That My Child May Have Peace
In December 1776, the Patriots of our infant nation were in great peril. Having declared independence from a tyrannical ruler, they now faced enemies from without and notably from within. Tories, Americans who sought peace at any price – even their own freedom, were as great an obstacle to the birth of a new Freedom, as the armies sent from Britain. In a pamphlet, The Crisis, Thomas Paine addressed the issue:
I once felt all that kind of anger, which a man ought to feel, against the mean principles that are held by the Tories: a noted one, who kept a tavern at Amboy, was standing at his door, with as pretty a child in his hand, about eight or nine years old, as I ever saw, and after speaking his mind as freely as he thought was prudent, finished with this unfatherly expression, “Well! give me peace in my day.” Not a man lives on the continent but fully believes that a separation must some time or other finally take place, and a generous parent should have said, “If there must be trouble, let it be in my day, that my child may have peace;” and this single reflection, well applied, is sufficient to awaken every man to duty.
Today, our nation, as then (perhaps as always?), is filled with those who say, “Peace in my day. Prosperity in my day. Comfort in my day.” Our national indebtedness is growing by about $3 million each minute. Nearly 50% of Americans now receive some form of government aid. And the current crop of Socialists, masquerading as Democrats want to disarm all of the citizens of the nation.
Again, Thomas Paine:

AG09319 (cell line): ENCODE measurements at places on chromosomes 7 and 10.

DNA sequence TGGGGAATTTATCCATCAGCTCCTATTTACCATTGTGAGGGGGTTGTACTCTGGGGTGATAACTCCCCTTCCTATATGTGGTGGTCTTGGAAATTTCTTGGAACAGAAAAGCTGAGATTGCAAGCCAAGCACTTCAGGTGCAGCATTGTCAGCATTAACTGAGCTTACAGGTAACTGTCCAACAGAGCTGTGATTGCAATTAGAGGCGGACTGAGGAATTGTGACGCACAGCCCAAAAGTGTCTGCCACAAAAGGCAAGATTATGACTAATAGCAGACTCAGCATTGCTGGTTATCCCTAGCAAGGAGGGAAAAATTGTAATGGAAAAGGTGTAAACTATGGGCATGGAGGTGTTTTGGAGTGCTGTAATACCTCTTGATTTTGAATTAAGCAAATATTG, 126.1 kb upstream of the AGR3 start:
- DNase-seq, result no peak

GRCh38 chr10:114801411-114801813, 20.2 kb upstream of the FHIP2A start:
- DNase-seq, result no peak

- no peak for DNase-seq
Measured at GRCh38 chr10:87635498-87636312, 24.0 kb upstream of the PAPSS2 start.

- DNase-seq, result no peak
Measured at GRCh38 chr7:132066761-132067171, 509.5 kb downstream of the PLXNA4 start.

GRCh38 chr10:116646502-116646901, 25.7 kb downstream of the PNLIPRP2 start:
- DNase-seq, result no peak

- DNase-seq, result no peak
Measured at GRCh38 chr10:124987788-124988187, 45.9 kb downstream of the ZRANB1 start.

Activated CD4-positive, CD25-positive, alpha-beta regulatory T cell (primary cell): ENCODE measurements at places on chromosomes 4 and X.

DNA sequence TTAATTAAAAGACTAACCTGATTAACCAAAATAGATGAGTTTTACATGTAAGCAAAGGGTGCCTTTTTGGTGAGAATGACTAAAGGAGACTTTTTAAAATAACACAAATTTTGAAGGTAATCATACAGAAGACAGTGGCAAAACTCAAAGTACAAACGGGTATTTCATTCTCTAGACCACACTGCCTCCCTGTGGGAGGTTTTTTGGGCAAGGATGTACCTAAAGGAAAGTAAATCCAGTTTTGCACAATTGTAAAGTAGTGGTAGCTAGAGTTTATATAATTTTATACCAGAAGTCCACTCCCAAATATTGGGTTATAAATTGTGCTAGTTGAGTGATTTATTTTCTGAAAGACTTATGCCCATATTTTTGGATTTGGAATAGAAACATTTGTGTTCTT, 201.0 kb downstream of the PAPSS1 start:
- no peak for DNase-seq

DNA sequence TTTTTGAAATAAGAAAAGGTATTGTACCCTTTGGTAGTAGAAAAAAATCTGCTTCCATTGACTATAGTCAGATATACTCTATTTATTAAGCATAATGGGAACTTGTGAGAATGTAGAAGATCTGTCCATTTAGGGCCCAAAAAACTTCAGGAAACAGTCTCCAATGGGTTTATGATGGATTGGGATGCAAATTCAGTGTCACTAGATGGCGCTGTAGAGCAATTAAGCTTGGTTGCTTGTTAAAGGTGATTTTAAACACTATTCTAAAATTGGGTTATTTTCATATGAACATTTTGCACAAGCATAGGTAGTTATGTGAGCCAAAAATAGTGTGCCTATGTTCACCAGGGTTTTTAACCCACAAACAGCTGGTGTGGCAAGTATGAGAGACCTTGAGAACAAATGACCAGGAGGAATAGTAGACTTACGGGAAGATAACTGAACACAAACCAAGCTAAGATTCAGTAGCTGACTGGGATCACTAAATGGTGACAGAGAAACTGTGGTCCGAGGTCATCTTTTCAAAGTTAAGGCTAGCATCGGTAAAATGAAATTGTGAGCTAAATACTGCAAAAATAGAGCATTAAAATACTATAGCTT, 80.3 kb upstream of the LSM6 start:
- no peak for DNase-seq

There are cases which cannot be overdone by language, and this is one. There are persons, too, who see not the full extent of the evil which threatens them; they solace themselves with hopes that the enemy, if he succeed, will be merciful. It is the madness of folly, to expect mercy from those who have refused to do justice; and even mercy, where conquest is the object, is only a trick of war; the cunning of the fox is as murderous as the violence of the wolf, and we ought to guard equally against both. Howe’s first object is, partly by threats and partly by promises, to terrify or seduce the people to deliver up their arms and receive mercy.
We can find the reasons why Thomas Paine and other patriots struggled for that new birth of Freedom. In their own words, the Declaration of Independence:
The history of the present King of Great Britain is a history of repeated injuries and usurpations, all having in direct object the establishment of an absolute Tyranny over these States.
May all patriots say with Thomas Paine:
If there must be trouble, let it be in my day, that my child may have peace.